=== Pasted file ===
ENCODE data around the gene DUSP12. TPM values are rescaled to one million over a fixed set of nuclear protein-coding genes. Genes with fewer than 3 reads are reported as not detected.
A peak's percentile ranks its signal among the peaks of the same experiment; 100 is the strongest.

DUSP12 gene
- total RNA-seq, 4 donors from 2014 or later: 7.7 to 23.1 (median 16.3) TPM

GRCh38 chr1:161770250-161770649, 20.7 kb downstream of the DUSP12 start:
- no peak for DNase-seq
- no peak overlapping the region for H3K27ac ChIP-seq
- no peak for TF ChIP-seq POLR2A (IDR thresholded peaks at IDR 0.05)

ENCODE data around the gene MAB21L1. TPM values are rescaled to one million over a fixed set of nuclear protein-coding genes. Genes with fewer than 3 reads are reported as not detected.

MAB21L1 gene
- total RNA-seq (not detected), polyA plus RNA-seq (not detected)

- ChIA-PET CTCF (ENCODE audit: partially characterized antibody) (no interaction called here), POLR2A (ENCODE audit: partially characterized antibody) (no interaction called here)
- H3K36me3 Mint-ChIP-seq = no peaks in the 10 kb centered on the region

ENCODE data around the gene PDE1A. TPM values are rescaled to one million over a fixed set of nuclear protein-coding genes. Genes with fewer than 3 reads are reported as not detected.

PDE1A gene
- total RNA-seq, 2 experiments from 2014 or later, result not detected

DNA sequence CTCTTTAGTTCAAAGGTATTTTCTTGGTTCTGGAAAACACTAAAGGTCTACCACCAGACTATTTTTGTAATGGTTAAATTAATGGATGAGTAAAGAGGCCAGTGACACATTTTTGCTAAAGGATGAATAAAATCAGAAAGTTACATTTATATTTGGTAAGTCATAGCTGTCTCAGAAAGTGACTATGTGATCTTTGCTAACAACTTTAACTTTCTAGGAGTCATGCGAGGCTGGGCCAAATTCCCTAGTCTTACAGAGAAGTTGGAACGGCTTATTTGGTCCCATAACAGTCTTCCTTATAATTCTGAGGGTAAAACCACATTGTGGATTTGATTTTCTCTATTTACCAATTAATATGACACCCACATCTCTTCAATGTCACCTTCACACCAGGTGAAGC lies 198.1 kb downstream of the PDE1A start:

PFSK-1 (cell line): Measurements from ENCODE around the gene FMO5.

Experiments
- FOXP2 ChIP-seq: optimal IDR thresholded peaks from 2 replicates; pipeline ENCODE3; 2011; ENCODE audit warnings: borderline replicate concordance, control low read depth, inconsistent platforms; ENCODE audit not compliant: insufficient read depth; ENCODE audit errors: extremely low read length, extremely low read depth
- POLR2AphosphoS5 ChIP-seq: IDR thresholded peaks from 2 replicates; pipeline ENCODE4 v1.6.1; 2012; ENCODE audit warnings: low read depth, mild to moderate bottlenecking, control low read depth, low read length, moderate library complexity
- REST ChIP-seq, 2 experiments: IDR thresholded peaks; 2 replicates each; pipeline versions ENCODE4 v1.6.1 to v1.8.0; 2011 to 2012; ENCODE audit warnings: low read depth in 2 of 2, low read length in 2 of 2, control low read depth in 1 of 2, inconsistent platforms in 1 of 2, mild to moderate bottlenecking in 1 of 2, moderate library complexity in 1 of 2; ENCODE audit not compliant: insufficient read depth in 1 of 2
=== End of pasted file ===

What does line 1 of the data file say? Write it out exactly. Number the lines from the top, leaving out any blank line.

ENCODE data around the gene DUSP12. TPM values are rescaled to one million over a fixed set of nuclear protein-coding genes. Genes with fewer than 3 reads are reported as not detected.